Study: Hispanics Dominate California Birth Rate
In another sign that Hispanics will dominate California’s future, a university study has found the ethnic group accounted for nearly half of all births in the state by the end of the last decade. Hispanic mothers had 247,796 of the 521,265 children born in California in 1998, or 47.5 percent, according to the University of California, Los Angeles study released last month.
Non-Hispanic Whites had 33.9 percent, followed by Asians and Pacific Islanders with 10.7 percent. Blacks represented 6.8 percent of births and American Indians a half-percent of all births.
California’s future economic health depends upon those Hispanics, who soon will be the majority of young adults and hence the working force, says David Hayes-Bautista, director of the Center for the Study of Latino Health and Culture at UCLA.
“We can see the future population of California looking into the delivery rooms of today,” he says. “We have a very few years to make some choices,” such as improving education.
The study, based on state health department statistics, confirms the ethnic shift that made 2001 the year California officially lost its White majority. The U.S. Census showed that Hispanics made up nearly a third while non-Hispanic Whites slipped to less than half of the state’s total population of 33.9 million.
California’s experience is part of a “sea change” in the United States, where 23 states already have Hispanics as their largest ethnic minority, says Dr. Harry Pachon, president of the Tomas Rivera Policy Institute, a think-tank on Latino issues based in Claremont, Calif.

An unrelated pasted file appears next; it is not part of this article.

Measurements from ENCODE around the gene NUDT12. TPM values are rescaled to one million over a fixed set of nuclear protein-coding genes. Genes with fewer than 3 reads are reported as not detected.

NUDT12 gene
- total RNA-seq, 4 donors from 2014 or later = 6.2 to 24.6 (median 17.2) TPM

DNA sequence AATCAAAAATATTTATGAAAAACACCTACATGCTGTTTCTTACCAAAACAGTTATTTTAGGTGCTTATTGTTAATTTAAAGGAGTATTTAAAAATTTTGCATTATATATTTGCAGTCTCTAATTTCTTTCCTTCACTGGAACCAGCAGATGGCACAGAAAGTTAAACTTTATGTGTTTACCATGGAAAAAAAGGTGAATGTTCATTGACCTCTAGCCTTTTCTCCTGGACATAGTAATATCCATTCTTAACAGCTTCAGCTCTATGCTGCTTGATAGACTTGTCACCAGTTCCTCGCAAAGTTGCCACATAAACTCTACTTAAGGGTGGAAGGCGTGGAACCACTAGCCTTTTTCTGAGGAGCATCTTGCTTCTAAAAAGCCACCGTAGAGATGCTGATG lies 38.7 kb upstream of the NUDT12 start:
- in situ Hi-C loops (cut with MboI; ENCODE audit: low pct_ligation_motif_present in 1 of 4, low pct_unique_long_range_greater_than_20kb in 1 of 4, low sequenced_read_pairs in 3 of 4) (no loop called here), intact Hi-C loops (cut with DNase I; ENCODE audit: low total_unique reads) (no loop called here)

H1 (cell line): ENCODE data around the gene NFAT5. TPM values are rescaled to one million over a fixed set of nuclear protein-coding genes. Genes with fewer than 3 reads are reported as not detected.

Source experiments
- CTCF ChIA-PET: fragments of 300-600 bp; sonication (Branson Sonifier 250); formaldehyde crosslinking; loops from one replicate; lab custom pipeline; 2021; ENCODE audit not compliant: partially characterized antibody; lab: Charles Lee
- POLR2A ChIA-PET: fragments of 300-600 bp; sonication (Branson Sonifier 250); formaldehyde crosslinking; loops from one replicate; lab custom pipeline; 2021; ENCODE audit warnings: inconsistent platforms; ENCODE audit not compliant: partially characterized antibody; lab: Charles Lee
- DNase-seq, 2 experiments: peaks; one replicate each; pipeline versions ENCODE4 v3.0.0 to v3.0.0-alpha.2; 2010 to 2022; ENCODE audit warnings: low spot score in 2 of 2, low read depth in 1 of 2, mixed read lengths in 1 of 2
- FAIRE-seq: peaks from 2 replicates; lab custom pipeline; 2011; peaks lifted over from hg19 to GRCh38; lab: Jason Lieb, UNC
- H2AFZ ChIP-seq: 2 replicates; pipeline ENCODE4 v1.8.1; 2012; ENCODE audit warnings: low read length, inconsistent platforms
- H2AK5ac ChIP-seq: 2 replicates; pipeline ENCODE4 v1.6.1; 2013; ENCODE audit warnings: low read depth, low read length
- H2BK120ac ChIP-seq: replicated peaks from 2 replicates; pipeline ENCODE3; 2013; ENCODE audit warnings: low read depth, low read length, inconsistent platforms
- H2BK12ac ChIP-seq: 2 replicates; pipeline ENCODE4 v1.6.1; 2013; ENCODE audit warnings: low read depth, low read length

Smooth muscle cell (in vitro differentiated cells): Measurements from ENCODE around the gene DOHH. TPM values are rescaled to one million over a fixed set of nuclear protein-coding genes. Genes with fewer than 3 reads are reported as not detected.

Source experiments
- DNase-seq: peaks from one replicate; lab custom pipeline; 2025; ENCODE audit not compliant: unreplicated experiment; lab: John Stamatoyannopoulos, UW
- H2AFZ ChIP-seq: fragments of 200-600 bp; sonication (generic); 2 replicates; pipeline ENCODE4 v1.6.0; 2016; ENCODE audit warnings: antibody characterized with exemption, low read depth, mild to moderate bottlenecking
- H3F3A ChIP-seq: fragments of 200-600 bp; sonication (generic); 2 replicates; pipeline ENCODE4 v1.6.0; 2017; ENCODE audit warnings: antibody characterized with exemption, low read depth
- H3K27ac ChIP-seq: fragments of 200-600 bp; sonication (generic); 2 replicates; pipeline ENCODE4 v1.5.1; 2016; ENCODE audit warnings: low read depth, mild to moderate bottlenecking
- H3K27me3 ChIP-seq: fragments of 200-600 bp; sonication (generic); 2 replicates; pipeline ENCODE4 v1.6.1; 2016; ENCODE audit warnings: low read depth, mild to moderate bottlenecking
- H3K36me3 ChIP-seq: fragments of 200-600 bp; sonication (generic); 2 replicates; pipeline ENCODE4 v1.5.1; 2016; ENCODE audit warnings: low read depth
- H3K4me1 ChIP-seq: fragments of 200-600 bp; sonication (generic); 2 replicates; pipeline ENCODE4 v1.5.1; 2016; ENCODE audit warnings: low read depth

Hispanics are becoming more prominent in everything from movies to politics, and that is good for the state, Pachon says.
“If there was no penetration of social and political institutions, then you would have an isolated minority and that’s a recipe for social unrest,” he says.
On the other hand, by the third generation one of every two Hispanics have married outside of their ethnic group, he noted.
“There’s a Latinization of America but there’s also an Americanization of Latinos,” he says. “By third generation, a lot of them are losing their Spanish, they prefer American NFL to soccer.”
Overall, nearly 65 percent of all Hispanic mothers were immigrants, ranking them second to Asian and Pacific Islanders at more than 84 percent.
The babies tend to grow up healthy as well. Studies have shown that at virtually all stages of life, Hispanics, at least in California, Arizona and Texas, tended to suffer fewer major health problems, such as heart attacks, cancer and strokes, than other ethnic groups, Hayes-Bautista noted.
Only about 15 percent of Hispanic mothers were 19 years old or younger. By comparison nearly 17 percent of Blacks and 19 percent of American Indians were teen-agers. Non-Hispanic Whites had a figure of nearly 7 percent.
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